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dc.contributor.advisorPereira, Raynoldeeng
dc.contributor.advisorKhurana, Inder K. (Inder Krishan)eng
dc.contributor.authorHuang, Xiaochuan, 1979-eng
dc.date.issued2009eng
dc.date.submitted2009 Springeng
dc.descriptionTitle from PDF of title page (University of Missouri--Columbia, viewed on Feb 15, 2010).eng
dc.descriptionThe entire thesis text is included in the research.pdf file; the official abstract appears in the short.pdf file; a non-technical public abstract appears in the public.pdf file.eng
dc.descriptionDissertation advisor: Dr. Inder Khurana and Dr. Raynolde Pereiraeng
dc.descriptionVita.eng
dc.descriptionPh. D. University of Missouri--Columbia 2009.eng
dc.description.abstract[ACCESS RESTRICTED TO THE UNIVERSITY OF MISSOURI AT REQUEST OF AUTHOR.] My dissertation examines the relation between firm disclosure and dividend policy. It draws on recent research which contends that firm disclosure policy plays a governance role in that it improves the flow of firm-specific information and hence allows for greater external monitoring. This governance perspective offers two competing views on the impact of disclosure on dividend policy. The "outcome view" suggests that an expanded disclosure policy will induce firms to disgorge their cash flows in the form of dividends. The alternative "substitution view" suggests that disclosure and dividend policies are substitute mechanisms for creating reputational bonding with outside investors. As such, it anticipates a negative association between disclosure and dividend policies. In evaluating these competing views, my dissertation presents evidence of a positive disclosure-dividend relation. This is consistent with the outcome view that disclosure limits diversion of firm resources by inducing managers to distribute a firm's cash flows. I find this relation to hold across multiple measures of disclosure policy. My results are also robust after taking into account the endogeneity of disclosure policy. To further distinguish between the competing views, I examine the impact of disclosure on the investment opportunities-dividend relation. The outcome view suggests that disclosure would induce firms to distribute cash in excess of their investment opportunities. However, the substitution view does not provide a prediction on this issue because it anticipates firms to distribute dividends, irrespective of investment opportunities, to create a reputational bonding. My evidence provides affirmative support of the outcome view.eng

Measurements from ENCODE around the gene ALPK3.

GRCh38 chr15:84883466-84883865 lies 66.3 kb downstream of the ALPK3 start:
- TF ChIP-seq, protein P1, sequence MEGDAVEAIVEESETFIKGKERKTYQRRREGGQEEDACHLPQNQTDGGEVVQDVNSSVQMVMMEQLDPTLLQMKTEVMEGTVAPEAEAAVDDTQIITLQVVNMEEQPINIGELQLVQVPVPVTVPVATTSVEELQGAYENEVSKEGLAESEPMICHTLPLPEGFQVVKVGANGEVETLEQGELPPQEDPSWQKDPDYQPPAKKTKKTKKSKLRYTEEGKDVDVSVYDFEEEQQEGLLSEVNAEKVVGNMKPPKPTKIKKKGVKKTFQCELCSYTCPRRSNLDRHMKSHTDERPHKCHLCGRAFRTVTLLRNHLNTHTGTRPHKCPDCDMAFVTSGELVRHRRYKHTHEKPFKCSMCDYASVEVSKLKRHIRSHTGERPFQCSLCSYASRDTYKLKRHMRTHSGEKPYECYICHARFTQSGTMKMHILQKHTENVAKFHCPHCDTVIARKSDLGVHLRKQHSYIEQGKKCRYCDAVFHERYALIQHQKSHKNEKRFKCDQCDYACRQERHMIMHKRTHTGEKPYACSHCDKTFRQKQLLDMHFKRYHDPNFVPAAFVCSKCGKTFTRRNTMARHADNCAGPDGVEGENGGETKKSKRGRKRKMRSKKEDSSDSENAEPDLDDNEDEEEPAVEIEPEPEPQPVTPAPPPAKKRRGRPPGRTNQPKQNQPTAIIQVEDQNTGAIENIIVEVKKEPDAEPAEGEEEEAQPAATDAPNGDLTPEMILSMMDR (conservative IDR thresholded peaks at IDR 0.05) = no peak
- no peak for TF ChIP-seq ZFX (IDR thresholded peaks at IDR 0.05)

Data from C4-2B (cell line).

dc.description.bibrefIncludes bibliographical referenceseng
dc.format.extentxi, 90 pageseng
dc.identifier.oclc554912383eng
dc.identifier.urihttps://doi.org/10.32469/10355/6779eng
dc.identifier.urihttps://hdl.handle.net/10355/6779
dc.languageEnglisheng
dc.publisherUniversity of Missouri--Columbiaeng
dc.relation.ispartofcommunityUniversity of Missouri--Columbia. Graduate School. Theses and Dissertationseng
dc.rightsAccess is limited to the campuses of the University of Missouri.eng
dc.subject.lcshDisclosure in accountingeng
dc.subject.lcshDividends -- Taxationeng
dc.subject.lcshCash floweng
dc.titleDisclosure and dividend policyeng
dc.typeThesiseng
thesis.degree.disciplineAccountancy (MU)eng
thesis.degree.grantorUniversity of Missouri--Columbiaeng
thesis.degree.levelDoctoraleng
thesis.degree.namePh. D.eng


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